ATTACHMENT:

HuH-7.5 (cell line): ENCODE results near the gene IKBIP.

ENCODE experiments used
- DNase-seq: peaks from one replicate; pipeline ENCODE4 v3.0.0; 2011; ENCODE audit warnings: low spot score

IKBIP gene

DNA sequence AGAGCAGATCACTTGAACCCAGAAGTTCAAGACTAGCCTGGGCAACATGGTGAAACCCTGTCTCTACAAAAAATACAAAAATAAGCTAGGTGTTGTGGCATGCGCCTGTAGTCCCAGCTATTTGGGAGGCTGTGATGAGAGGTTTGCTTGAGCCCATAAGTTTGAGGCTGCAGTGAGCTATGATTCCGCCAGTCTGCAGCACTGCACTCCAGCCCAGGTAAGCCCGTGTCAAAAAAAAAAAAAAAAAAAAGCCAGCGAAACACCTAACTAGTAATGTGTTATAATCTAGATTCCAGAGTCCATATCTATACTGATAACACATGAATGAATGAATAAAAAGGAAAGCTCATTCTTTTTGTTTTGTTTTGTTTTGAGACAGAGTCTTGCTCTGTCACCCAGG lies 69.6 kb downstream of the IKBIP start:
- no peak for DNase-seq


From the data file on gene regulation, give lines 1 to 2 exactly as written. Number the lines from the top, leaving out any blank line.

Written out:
HuH-7.5 (cell line): ENCODE results near the gene IKBIP.

ENCODE experiments used